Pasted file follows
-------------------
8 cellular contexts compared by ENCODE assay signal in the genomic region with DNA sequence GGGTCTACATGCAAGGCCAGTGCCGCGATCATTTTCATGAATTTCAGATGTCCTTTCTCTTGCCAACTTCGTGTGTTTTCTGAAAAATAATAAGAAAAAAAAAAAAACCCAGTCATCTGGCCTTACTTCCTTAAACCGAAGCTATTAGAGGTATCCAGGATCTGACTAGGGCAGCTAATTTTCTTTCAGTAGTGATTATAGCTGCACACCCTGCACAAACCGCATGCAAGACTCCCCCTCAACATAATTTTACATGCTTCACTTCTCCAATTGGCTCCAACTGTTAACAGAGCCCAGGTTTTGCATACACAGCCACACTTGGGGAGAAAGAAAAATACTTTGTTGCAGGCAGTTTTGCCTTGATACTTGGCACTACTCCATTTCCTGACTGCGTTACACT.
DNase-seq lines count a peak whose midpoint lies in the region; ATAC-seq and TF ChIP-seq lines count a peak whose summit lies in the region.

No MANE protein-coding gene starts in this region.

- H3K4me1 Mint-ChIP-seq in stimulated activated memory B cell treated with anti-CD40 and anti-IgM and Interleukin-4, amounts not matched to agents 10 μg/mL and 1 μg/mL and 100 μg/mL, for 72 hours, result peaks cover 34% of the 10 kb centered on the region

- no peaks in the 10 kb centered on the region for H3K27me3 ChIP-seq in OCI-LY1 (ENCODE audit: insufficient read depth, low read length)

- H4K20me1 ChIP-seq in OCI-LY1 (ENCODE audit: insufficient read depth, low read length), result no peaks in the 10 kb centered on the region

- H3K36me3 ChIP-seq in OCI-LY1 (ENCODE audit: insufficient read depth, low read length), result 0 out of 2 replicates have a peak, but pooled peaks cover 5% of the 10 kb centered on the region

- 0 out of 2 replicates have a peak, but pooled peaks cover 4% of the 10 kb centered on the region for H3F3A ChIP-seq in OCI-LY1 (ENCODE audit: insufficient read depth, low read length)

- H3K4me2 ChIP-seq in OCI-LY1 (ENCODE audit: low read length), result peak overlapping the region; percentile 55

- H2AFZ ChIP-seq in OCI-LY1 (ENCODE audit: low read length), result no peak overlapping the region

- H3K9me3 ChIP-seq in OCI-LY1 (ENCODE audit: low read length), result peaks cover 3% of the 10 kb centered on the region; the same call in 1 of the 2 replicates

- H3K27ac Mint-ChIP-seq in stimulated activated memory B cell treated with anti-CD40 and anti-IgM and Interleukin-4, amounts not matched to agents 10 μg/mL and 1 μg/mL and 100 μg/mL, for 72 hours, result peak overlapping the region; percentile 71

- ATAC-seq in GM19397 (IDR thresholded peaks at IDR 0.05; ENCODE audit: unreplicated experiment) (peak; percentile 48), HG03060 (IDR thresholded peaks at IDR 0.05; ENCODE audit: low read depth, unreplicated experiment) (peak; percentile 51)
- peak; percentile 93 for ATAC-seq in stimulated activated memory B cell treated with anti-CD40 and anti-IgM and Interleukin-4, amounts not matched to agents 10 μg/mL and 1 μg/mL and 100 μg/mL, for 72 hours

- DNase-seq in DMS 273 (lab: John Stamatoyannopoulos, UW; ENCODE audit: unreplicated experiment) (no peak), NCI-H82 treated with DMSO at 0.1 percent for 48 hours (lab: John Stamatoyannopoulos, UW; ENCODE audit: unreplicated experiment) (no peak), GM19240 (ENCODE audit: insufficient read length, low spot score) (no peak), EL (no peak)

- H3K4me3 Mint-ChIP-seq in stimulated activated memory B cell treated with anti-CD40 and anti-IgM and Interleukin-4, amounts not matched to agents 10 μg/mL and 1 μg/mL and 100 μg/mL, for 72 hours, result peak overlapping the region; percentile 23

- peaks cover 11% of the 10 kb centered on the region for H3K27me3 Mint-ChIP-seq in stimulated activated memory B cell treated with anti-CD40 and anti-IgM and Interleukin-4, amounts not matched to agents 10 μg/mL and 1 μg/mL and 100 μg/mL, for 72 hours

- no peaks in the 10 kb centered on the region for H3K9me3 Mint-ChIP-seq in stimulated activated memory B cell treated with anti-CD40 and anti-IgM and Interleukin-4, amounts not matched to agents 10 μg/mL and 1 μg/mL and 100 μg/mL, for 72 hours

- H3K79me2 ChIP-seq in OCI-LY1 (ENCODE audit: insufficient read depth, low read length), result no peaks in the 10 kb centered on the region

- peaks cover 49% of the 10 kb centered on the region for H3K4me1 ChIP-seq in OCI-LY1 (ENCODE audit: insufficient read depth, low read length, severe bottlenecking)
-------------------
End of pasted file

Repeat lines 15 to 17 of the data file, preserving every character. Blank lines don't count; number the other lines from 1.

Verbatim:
- DNase-seq in DMS 273 (lab: John Stamatoyannopoulos, UW; ENCODE audit: unreplicated experiment) (no peak), NCI-H82 treated with DMSO at 0.1 percent for 48 hours (lab: John Stamatoyannopoulos, UW; ENCODE audit: unreplicated experiment) (no peak), GM19240 (ENCODE audit: insufficient read length, low spot score) (no peak), EL (no peak)

- H3K4me3 Mint-ChIP-seq in stimulated activated memory B cell treated with anti-CD40 and anti-IgM and Interleukin-4, amounts not matched to agents 10 μg/mL and 1 μg/mL and 100 μg/mL, for 72 hours, result peak overlapping the region; percentile 23

- peaks cover 11% of the 10 kb centered on the region for H3K27me3 Mint-ChIP-seq in stimulated activated memory B cell treated with anti-CD40 and anti-IgM and Interleukin-4, amounts not matched to agents 10 μg/mL and 1 μg/mL and 100 μg/mL, for 72 hours